When you arrive at my parents’ house as a guest, they’ll swing the door wide open, greet you with a grin, and exuberantly declare how wonderful it is to see you. After enveloping you in a warm embrace, food will be abundant and delicious, even if your visit was unexpected. If you stay overnight, you’ll find the guest room staged with fresh flowers on the nightstand, fresh sheets on the bed, and likely a new magazine to help you unwind before nestling into the fluffy blankets for the most peaceful sleep you’ve had in ages.
One of the things that makes it such a joy to be a guest of my parents is that even if it’s an evening of extravagance, the atmosphere is one of complete and utter calm. Mom’s a master at getting the busywork out of the way before the guests arrive so that she can just enjoy their company.
Sometimes when I offer to help her clean up after the meal, she says, “Let’s just leave it. I can deal with it later. Right now, I just want to visit with you.” If that doesn’t make a person feel loved and welcome, I don’t know what does!
My mom reminds me of Mary and Martha. In Luke 10:38–42, we read about these two sisters who welcomed Jesus into their home. Mary sat at Jesus’s feet, soaking up every moment in His presence and listening intently to everything He said. “But Martha was distracted with much serving” (v. 40). Frustrated by her sister’s inactivity, Martha boldly told Jesus to command Mary to help her.
Jesus told Martha that only one thing was needed: “Mary has chosen what is better, and it will not be taken away from her” (Luke 10:42, NIV). Mary chose relationship over refreshments, friendship over food, and listening over lording. She recognized that her relationship with Jesus was more valuable than anything else. What she received in her intimacy with Him could never be taken away from her—not even busyness, a bossy sister, or big dinner obligations.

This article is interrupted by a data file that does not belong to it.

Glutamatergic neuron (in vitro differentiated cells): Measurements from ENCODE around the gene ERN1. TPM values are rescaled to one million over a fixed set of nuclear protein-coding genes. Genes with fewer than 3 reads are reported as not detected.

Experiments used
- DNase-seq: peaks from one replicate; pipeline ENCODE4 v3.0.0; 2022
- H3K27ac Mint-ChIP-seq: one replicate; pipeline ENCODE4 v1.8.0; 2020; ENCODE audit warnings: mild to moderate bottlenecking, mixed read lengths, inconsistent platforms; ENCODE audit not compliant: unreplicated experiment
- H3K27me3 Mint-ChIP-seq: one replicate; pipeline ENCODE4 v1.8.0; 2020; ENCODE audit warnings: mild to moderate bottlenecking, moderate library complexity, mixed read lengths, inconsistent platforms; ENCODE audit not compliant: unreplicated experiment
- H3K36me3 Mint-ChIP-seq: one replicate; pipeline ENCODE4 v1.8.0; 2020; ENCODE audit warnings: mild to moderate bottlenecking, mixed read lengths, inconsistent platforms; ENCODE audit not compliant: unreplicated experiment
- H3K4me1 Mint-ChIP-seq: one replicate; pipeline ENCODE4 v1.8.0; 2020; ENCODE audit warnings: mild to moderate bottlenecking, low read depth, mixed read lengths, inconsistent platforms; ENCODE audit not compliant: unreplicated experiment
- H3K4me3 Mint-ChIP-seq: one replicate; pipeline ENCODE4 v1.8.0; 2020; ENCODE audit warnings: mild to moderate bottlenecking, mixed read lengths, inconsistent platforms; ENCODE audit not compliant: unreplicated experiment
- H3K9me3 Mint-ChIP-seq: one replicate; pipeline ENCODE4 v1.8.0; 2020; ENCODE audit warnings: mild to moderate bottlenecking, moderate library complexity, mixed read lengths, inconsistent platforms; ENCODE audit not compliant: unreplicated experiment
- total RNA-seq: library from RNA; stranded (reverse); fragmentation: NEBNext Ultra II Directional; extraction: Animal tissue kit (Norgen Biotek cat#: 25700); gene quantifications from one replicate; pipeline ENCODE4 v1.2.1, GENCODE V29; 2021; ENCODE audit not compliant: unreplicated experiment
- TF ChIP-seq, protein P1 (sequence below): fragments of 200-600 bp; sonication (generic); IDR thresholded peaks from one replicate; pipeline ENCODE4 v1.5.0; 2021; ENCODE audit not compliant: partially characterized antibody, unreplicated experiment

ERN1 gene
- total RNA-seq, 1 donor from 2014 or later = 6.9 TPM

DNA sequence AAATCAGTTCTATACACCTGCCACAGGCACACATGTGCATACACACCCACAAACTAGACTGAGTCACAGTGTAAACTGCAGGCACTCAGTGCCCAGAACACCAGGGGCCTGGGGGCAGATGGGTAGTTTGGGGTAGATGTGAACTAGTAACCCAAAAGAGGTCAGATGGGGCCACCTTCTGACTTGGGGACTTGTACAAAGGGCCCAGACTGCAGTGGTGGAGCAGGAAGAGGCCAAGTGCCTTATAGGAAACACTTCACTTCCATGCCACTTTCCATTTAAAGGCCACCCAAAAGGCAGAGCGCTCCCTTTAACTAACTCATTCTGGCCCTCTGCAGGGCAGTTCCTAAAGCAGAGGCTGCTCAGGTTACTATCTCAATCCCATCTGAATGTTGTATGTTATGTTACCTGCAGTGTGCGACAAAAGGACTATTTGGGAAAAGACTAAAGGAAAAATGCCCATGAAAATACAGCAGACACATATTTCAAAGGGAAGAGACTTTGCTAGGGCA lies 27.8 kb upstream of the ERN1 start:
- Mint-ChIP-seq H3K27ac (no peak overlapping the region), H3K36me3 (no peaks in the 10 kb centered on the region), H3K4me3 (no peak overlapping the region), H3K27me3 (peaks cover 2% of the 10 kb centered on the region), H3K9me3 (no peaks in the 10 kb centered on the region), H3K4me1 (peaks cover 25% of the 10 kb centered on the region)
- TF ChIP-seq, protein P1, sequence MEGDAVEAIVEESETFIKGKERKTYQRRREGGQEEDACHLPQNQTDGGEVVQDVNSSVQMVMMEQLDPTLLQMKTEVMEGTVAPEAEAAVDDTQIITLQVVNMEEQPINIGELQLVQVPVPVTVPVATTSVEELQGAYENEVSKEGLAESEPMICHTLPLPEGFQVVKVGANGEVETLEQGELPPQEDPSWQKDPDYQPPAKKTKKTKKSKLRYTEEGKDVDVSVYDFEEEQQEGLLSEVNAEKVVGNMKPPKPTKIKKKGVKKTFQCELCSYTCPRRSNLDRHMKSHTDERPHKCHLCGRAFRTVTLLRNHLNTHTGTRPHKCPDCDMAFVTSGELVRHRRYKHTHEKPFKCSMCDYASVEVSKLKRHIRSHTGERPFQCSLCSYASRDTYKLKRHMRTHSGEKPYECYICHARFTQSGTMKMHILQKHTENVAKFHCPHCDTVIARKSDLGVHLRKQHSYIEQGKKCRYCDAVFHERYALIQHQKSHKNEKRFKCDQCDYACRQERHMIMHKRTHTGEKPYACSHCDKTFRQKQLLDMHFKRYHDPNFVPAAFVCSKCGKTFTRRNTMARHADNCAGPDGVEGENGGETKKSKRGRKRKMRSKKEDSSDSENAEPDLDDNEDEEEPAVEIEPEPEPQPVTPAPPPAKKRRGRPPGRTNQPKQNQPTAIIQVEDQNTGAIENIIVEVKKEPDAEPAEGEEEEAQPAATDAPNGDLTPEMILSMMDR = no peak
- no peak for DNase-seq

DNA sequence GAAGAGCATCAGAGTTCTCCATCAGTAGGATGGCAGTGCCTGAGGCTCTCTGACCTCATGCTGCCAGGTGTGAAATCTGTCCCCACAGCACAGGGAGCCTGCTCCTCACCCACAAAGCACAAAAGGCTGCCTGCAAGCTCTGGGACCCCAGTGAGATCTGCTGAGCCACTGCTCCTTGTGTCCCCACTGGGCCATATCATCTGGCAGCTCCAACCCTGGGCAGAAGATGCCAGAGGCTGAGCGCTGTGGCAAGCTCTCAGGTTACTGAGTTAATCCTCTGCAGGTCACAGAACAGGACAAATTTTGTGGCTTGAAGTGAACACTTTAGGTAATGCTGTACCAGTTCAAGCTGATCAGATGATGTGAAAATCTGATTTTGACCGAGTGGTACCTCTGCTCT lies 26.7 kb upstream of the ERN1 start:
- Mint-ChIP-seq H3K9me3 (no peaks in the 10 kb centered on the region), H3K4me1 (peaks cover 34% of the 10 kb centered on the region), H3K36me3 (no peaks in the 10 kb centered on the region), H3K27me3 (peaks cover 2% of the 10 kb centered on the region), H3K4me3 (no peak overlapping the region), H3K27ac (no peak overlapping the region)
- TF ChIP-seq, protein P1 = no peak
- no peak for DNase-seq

Martha never met my mom. It’s too bad. She could’ve learned a thing or two.
In all honesty, most of us could, right? We tend to have high expectations of what serving Jesus should look like. We want to get everything just right, so we busy ourselves with so much activity—volunteering at church, attempting to create Instagram-worthy homes, trying to parent perfectly, attending conferences, and consuming more Christian books and podcasts in our efforts to learn more, be more, and do more. And yet we feel it’s never enough. If we’re not careful, our desire to serve Him turns from delighted devotion to dutiful drudgery. No one wants that! So how do we serve Jesus well? What does He want from us?
Above all our sacrifice and service, Jesus wants our hearts. The more we get to know Jesus, the more we love Him. When we genuinely love Him, we automatically glorify Him. It’s not dutiful drudgery at all! It’s a delighted devotion.
Sometimes we need to leave the dishes in the sink till later so we can sit in His presence, open our Bible, and listen to Him speak. Maybe we clear a few commitments off the calendar so we can enjoy some unhurried time admiring His handiwork in nature or delighting in the company of Christian friends. Instead of adding to our to-do list, maybe our relationship with Jesus would benefit from a time of simple worship in the privacy of our own home.
Friends, let’s not get caught up in doing for Jesus so much that we forget to delight in Jesus. Yes, we want to serve Him, but as we do so, let’s remember the example of my mom. Let’s keep our eyes on enjoying the One we serve instead of focusing only on our service.